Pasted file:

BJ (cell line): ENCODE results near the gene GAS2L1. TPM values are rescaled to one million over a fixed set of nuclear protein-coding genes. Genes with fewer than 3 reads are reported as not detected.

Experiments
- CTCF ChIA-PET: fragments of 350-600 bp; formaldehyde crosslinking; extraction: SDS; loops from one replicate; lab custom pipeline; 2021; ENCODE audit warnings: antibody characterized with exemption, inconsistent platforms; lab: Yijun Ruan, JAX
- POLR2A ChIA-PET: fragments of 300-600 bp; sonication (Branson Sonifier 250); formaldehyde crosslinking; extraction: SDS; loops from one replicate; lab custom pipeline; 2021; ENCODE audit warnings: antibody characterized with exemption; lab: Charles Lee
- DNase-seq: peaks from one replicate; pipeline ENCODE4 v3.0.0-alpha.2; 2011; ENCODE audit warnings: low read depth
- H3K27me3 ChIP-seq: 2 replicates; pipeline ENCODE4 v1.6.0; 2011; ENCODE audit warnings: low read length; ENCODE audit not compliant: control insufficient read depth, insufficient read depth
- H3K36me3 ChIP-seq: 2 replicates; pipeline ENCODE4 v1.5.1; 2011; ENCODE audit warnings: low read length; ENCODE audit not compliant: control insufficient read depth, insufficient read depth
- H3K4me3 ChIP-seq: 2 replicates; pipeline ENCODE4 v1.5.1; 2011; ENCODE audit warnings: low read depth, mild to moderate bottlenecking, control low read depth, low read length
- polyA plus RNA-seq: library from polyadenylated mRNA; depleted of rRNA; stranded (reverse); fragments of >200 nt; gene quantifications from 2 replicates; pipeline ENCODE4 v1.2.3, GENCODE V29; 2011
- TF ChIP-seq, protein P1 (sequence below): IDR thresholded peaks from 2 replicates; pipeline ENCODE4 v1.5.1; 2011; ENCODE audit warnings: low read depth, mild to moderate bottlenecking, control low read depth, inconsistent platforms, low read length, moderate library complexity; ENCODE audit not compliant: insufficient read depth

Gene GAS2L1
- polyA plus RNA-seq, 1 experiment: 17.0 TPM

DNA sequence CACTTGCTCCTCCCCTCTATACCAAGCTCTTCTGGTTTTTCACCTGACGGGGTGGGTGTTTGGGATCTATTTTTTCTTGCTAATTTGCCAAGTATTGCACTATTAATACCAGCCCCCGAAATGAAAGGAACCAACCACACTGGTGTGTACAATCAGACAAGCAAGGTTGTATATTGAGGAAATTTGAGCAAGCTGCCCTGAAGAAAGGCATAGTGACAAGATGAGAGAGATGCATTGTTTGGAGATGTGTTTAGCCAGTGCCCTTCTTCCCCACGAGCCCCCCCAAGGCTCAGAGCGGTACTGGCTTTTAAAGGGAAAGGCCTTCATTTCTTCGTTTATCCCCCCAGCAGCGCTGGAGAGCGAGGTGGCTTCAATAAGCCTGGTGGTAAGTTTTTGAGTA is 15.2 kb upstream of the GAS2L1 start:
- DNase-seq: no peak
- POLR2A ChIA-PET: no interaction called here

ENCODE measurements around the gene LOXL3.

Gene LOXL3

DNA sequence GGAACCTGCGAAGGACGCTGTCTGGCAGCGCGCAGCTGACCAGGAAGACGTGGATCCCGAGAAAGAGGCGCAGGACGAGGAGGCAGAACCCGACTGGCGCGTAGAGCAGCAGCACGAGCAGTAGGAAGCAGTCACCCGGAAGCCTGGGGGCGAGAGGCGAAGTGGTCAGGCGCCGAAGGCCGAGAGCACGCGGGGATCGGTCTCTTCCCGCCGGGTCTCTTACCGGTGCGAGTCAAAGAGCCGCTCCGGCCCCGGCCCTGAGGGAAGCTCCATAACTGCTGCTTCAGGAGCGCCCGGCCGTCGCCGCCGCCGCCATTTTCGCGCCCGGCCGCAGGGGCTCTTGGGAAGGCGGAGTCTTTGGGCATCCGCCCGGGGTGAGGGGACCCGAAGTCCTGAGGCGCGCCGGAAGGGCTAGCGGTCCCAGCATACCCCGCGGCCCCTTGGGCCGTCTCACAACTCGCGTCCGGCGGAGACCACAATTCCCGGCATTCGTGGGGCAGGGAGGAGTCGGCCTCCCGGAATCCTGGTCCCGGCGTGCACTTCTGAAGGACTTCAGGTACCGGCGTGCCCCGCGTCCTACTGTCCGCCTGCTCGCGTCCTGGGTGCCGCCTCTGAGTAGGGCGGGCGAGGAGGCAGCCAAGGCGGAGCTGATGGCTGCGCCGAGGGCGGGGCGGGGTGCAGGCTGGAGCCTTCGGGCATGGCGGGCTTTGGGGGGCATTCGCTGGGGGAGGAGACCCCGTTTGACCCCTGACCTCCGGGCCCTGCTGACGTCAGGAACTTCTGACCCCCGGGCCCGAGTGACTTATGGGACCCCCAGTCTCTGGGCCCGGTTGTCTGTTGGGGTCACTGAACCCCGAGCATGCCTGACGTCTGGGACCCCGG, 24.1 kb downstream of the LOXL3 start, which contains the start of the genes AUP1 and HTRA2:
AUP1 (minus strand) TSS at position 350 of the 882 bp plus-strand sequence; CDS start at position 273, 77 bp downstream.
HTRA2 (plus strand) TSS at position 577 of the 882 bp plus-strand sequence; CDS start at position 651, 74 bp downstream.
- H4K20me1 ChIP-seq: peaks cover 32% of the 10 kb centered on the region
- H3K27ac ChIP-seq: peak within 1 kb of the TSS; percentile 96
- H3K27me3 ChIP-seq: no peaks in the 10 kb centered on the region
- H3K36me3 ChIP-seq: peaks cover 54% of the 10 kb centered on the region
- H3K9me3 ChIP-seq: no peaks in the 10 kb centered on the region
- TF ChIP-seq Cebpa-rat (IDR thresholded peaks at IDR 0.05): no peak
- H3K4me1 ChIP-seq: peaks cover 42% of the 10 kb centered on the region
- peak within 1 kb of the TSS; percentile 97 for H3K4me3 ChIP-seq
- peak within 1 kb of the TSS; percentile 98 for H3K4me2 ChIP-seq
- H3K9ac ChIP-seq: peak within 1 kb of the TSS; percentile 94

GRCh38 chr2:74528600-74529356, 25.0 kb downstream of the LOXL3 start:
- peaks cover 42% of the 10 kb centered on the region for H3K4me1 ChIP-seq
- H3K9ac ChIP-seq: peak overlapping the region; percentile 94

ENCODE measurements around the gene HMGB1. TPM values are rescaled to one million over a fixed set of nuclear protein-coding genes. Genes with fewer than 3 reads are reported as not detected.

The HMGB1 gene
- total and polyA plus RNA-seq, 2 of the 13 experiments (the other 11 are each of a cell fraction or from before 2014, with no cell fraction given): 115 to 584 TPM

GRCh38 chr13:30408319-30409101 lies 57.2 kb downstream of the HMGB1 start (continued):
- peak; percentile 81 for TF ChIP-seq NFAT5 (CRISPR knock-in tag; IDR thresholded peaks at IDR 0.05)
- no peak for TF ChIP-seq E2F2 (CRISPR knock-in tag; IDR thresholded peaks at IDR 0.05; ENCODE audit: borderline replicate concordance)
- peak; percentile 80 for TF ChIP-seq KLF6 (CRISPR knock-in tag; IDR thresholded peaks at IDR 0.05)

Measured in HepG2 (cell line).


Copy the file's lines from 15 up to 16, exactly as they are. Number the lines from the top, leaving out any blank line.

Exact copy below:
- POLR2A ChIA-PET: no interaction called here

ENCODE measurements around the gene LOXL3.